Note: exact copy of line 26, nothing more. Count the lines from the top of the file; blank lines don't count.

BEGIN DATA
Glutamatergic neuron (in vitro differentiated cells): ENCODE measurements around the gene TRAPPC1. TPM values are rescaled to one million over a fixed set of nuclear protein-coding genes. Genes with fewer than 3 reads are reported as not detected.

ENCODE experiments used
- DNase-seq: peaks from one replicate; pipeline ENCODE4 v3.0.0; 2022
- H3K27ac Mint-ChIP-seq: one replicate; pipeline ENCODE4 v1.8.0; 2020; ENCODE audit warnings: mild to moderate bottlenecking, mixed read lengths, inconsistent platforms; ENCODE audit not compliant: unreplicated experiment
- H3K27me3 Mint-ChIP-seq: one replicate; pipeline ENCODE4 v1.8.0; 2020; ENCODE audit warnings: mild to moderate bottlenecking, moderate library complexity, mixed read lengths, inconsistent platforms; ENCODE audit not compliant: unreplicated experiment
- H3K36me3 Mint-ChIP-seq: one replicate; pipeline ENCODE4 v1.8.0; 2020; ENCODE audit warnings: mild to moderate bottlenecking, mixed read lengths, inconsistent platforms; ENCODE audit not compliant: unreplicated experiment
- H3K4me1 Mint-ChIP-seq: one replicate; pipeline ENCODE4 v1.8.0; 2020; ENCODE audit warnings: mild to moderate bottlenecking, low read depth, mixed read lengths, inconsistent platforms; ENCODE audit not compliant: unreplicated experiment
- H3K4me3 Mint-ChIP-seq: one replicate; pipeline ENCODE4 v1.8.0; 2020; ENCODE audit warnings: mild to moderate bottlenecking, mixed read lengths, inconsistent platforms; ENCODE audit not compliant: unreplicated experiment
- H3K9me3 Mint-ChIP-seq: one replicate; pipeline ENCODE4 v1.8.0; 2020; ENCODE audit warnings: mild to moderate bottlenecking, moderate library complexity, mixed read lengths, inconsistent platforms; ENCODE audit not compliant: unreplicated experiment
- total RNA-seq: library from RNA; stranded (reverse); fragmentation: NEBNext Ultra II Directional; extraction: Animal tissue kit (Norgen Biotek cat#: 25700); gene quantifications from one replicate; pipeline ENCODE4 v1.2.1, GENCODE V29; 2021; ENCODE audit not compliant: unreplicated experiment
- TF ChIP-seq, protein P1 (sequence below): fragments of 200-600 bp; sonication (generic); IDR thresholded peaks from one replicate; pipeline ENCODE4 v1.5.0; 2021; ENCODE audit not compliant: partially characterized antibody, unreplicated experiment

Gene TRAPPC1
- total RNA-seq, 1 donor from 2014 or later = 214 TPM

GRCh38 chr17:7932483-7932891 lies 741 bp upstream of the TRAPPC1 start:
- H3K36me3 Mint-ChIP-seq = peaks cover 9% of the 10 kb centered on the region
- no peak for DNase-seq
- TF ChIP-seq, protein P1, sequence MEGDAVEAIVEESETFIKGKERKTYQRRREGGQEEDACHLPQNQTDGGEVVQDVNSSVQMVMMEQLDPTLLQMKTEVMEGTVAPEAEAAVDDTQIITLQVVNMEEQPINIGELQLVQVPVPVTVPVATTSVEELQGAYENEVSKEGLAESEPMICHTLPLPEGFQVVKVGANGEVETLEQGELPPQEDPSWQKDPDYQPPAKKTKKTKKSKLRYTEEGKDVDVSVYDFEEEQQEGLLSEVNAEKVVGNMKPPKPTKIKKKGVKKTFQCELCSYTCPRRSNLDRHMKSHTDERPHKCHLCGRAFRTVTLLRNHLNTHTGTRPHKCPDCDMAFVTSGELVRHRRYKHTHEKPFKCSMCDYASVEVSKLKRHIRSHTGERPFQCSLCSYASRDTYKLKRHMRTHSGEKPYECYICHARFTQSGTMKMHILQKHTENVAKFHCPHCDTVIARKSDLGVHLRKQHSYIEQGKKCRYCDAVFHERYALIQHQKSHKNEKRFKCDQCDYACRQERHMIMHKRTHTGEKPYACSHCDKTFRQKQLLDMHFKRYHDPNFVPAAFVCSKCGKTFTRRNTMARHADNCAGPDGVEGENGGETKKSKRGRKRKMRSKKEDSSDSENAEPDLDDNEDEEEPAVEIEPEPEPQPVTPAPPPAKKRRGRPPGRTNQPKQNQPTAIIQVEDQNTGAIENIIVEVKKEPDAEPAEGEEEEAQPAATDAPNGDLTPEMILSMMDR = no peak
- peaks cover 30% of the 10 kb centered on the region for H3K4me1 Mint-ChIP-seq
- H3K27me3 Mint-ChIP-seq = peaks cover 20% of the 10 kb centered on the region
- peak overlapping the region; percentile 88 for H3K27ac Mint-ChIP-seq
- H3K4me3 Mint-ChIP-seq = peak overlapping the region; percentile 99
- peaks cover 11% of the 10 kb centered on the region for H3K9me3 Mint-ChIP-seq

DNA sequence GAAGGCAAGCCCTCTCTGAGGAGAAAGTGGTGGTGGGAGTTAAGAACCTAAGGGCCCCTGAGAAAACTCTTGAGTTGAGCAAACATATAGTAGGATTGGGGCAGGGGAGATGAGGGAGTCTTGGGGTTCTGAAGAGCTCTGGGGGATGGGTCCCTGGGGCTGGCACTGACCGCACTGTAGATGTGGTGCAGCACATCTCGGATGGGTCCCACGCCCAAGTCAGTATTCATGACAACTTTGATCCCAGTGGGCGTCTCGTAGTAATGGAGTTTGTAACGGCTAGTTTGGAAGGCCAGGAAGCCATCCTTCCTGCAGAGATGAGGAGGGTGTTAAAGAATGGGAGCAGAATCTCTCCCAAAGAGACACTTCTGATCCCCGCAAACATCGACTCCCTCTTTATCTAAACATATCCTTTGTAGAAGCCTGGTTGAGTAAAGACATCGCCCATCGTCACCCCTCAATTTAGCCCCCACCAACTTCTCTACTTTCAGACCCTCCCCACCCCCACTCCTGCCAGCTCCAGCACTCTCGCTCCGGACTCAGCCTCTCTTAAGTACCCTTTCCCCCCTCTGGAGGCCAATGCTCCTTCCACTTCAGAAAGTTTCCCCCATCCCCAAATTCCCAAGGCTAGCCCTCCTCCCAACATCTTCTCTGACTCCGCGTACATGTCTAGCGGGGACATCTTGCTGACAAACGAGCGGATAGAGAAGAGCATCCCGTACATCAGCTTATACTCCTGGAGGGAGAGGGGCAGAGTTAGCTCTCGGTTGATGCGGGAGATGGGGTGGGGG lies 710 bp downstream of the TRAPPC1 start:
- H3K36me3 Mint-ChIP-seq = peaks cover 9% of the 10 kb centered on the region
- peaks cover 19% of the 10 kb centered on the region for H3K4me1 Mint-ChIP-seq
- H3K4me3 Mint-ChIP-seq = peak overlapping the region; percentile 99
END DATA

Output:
- H3K4me3 Mint-ChIP-seq = peak overlapping the region; percentile 99